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Many copyright owners claim that every time someone pirates content (e.g. a song, a film, software) that they have lost money.

Some make a stronger claim: that every pirated download is hurting their revenues by the full current price of the content.

For example:

RIAA and Lionsgate Entertainment had both submitted requests for restitution—they had argued that each individual copy of content downloaded through Elite Torrents was the equivalent of a lost sale. For example, the RIAA said that 183 albums were transferred through Dove's server 17,281 times, then multiplied that by the wholesale price of a digital album in 2005 ($7.22) to conclude that its member companies were owed almost $124,769 in restitution,

Source: Judge: 17,000 illegal downloads don't equal 17,000 lost sales

Note: Sometimes, there is a dispute about whether such controversial claims are strawmen:

A representative from the BSA [...] claims they have never argued that every pirated copy is a lost sale. The lead conclusion of their piracy study suggests otherwise [...]

Source: IDC says piracy loss figure is misleading

Is there any evidence-based economic reason to support or dismiss this strong version of the claim: that every pirated download costs the copyright-owner the equivalent of (or close to) the sales price in lost revenues?


Hint: This has triggered a discussion amongst the moderators (and others) about how such a question could be meaningfully answered. As a result, answers are likely to be subjected to a fair amount of scrutiny. Please ensure your answers are evidence-based.

  • "Many copyright owners": who is making this claim? Links that provide notability are missing: hearsay, third hand statements do not provide notability. The aim of this criticism is: 1) you have to prove to us that someone is, as of 2012, claims that 1 dollar for 1 dollar is a realistic estimate, 2) you must not misrepresent claims of people in order to get to a conclusion. If this question continues to stir up discussion it will be closed as non constructive – Sklivvz Jan 25 '12 at 7:57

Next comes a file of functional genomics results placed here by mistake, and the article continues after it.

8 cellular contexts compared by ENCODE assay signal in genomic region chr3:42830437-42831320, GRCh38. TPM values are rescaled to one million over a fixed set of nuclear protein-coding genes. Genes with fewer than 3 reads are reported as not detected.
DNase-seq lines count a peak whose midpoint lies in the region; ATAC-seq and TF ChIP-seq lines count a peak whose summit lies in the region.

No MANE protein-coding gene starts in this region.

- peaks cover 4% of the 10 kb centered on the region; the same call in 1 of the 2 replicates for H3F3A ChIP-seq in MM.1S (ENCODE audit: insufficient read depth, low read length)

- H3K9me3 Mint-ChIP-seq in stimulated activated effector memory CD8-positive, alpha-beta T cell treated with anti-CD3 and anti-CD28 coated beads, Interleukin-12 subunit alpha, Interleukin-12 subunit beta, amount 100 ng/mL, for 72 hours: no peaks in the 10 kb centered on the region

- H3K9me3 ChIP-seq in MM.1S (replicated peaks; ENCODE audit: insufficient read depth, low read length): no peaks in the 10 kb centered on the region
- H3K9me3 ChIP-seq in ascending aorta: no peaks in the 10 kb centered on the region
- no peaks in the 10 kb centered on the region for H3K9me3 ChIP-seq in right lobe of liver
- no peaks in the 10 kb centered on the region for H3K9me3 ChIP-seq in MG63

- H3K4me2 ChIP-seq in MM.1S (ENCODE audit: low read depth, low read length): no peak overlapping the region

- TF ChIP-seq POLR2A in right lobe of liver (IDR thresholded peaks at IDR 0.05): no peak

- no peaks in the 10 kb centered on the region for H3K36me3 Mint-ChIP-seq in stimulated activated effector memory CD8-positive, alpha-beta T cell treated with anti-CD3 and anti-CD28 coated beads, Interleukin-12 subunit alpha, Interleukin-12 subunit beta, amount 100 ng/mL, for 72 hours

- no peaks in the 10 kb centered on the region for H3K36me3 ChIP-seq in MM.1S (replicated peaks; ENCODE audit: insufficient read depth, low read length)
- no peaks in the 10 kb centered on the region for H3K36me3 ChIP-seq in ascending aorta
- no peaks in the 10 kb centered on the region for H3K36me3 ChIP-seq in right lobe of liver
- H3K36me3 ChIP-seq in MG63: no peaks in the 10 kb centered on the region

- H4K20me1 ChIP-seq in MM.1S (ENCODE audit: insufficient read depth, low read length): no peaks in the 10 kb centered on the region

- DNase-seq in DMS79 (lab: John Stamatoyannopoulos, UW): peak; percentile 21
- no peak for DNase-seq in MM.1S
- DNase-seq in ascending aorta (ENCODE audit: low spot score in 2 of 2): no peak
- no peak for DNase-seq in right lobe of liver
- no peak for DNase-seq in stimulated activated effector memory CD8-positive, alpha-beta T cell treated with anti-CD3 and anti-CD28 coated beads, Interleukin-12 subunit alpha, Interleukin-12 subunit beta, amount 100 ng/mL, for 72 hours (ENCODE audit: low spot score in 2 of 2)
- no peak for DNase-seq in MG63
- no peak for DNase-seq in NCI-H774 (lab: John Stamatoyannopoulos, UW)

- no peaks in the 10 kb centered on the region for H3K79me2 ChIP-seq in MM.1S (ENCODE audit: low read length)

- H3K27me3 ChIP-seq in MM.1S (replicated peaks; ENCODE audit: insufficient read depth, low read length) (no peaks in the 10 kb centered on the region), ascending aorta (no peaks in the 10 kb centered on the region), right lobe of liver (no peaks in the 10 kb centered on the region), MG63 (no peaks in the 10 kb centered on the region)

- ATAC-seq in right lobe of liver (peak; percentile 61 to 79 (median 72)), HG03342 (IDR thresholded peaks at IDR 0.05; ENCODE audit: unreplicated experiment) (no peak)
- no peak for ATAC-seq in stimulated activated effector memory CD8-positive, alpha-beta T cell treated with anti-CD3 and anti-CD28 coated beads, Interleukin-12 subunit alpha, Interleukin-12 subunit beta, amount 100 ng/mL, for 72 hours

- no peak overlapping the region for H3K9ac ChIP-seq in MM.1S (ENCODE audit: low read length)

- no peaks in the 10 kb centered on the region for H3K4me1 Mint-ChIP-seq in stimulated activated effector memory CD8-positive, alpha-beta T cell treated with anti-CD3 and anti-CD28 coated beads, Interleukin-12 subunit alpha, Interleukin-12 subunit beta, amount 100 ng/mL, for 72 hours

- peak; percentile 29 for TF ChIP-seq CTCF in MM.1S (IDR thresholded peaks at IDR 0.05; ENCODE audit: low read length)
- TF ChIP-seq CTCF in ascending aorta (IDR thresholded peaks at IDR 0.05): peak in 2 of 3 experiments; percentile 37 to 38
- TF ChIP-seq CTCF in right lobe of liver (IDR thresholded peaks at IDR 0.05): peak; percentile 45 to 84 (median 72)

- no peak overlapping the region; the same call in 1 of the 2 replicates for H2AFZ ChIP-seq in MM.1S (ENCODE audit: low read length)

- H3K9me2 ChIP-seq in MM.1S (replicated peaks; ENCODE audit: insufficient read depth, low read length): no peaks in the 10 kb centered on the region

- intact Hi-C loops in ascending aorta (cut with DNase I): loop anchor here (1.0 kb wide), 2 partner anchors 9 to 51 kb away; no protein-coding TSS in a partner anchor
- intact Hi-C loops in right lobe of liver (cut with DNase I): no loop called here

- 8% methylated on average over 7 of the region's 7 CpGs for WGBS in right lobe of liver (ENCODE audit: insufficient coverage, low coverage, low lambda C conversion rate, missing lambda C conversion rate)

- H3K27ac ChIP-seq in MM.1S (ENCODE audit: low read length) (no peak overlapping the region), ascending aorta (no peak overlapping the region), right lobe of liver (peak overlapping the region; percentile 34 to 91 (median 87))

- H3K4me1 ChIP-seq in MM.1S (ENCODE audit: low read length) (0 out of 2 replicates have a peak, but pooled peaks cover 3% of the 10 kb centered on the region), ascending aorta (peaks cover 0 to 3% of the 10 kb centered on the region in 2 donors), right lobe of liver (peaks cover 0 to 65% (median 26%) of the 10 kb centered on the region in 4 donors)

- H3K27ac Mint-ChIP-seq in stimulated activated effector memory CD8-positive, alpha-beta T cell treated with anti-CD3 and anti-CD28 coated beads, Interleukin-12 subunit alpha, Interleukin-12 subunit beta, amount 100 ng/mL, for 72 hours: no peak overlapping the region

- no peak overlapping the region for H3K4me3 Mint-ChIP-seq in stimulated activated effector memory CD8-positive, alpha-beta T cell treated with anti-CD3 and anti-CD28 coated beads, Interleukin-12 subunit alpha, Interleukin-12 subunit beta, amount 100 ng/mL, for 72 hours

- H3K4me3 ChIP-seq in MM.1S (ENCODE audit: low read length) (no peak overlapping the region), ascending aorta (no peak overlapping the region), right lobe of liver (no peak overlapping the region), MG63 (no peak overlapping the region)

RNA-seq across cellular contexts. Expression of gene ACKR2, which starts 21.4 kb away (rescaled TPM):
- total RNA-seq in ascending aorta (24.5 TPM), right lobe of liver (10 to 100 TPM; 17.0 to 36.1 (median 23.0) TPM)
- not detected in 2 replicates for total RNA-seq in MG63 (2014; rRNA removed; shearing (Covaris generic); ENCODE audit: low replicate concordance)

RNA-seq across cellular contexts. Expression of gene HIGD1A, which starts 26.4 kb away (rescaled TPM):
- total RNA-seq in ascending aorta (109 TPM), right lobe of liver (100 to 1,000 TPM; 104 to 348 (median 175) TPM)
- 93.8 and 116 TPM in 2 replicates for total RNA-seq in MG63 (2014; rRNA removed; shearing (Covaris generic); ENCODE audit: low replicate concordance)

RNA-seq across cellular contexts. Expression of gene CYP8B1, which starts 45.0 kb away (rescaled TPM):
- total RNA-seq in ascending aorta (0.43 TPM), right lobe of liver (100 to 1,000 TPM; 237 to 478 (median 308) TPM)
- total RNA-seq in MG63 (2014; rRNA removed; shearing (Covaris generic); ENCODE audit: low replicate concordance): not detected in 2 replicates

• To be clear: this is comment #87 on this question (and answers). The question should already be closed, but I am not doing so because of the 4 reopen votes it had before. But enough is enough -- SE sites are not the place for extended discussion. Whatever anyone's opinion on the topic, questions that spark discussion are by definition not a good fit/not constructive. – Sklivvz Jan 25 '12 at 8:01
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No, every act of piracy does not impact revenue by the current content price

It is important to look at why this claim even exists and who makes it. Firstly, it certainly isn't a strawman. While not every content rights holder who criticizes piracy or talks about lost revenue equates every download with a lost sale, several do currently or have done so..

Claims of copyright infringing downloads equating to a lost sale

This claim that every download is a lost sale seems most commonly attributed to the RIAA. I could not find anyone from the RIAA making such a claim, however I found a judge stating that seemed to be the RIAA's assumption at least at one point.

RIAA’s request problematically assumes that every illegal download resulted in a lost sale.

Source: http://www.vawd.uscourts.gov/OPINIONS/JONES/207CR15REST.PDF

Evidence against such claims

There are several reasons why it would seem flawed to consider every download a lost sale:

  • People downloading who already paid for the content

  • People who would lack funds to purchase the content

For example, in the case of software, the pirating of Windows oeprating system software and Microsoft office products has halped cement Microsoft's domiance in the PC software inddustry in developing countries in Asia and Latin America, bringing customers into the fold that could not afford legal versions of the products. In a recent example, Microsoft declared amnesty to software pirates in Russian cyber cafes because it has recognized that (1) under the present economic conditions in Russia, these businesses could not afford to pay the “legal” price for the software,...

Source: Piracy as Strategy?: A Reexamination of Product Piracy

  • People downloading to sample who then go on to pay for the content or wouldn't anyway

  • People downloading who do not have the option to legally purchase the content